The Effects of Light is a debut novel from Miranda Beverly-Whittemore published by Warner Books. The story is told from the point of view of Pru and Myla Wolfe, sisters bound by a unique childhood; Pru, the narrator, is the younger of the girls, not quite five when we meet her. It doesn’t compromise the plot to know that Pru is dead and we encounter her only in flashback. The girls were subjects of nude photographs, taken over a decade as they grew to maturity. Their mother is dead and their father, David, is a professor of art history. He has strong ideas of about the role of art as the highest expression of beauty we can achieve; when he encourages photographer Ruth Handel into creating and displaying her collection of photos he sets off a chain reaction that lingers for years.
The author chose a risky strategy to frame her narrative; it opens in Pru’s voice as a child before switching to the adult life of her sister. Myla has taken on a new name. She’s teaching at an east coast college, a long way from her Oregon roots. The story is incited by a lecture delivered by Myla’s lover, a fellow professor who implies in a lecture that Myla’s father was responsible for Pru’s death.
Myla flees to Portland to the home of old friends and surrogate parents. She’s receiving mysterious packages, her father’s notes and a manuscript, that force Myla to confront her rage and question the premise that David’s pursuit of beauty ruined her life. The scenes in Portland that form the bulk of the novel hinge on this unresolved struggle to understand her father, her sister’s death, and Myla’s inability to engage in meaningful adult relationships.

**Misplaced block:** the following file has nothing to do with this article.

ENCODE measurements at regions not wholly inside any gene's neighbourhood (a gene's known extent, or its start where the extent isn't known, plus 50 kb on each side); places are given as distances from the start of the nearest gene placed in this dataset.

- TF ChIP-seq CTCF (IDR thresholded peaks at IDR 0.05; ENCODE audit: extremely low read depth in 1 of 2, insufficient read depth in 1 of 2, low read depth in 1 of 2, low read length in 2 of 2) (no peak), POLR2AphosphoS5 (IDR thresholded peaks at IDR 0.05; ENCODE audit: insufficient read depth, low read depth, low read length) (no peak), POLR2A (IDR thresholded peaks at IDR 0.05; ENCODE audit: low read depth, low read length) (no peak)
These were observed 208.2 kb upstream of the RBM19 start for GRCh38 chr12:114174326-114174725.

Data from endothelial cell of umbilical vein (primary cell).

These moments are interspersed with passages from Pru and sections the author calls ‘proofs’ narrative descriptions of photo shoots; the novel sags at times, slowed by plot devices as well as Myla’s proclivity for abrupt emotional responses. Pru emerges as the character we care most about, and the circumstances of her death provide the novel’s most powerful moment. The metaphor of light in the study of art often freezes the narrative in awkward ways; it’s the risk alluded to earlier, the risk of trying to capture something ephemeral yet vital without resorting to melodrama. The author uses prose to guide us through a visual experience while not neglecting the emotional impact the images create. She doesn’t always succeed at this in part because Myla’s character shies away from confronting her pain; the author seems constrained when writing about Myla, free while describing Pru. This is her thematic intent, to describe the passage from girlhood to adulthood through the perspective of experience that engenders caution, regret, anger and loss. The Effects of Light is well worth reading for the complexity of what the book conveys.